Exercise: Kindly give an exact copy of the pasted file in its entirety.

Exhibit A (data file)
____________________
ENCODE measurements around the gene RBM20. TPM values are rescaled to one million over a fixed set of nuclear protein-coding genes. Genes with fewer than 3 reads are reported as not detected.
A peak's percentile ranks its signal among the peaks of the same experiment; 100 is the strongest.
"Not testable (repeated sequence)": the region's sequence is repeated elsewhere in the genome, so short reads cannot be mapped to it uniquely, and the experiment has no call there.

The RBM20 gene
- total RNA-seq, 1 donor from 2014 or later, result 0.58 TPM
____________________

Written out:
ENCODE measurements around the gene RBM20. TPM values are rescaled to one million over a fixed set of nuclear protein-coding genes. Genes with fewer than 3 reads are reported as not detected.
A peak's percentile ranks its signal among the peaks of the same experiment; 100 is the strongest.
"Not testable (repeated sequence)": the region's sequence is repeated elsewhere in the genome, so short reads cannot be mapped to it uniquely, and the experiment has no call there.

The RBM20 gene
- total RNA-seq, 1 donor from 2014 or later, result 0.58 TPM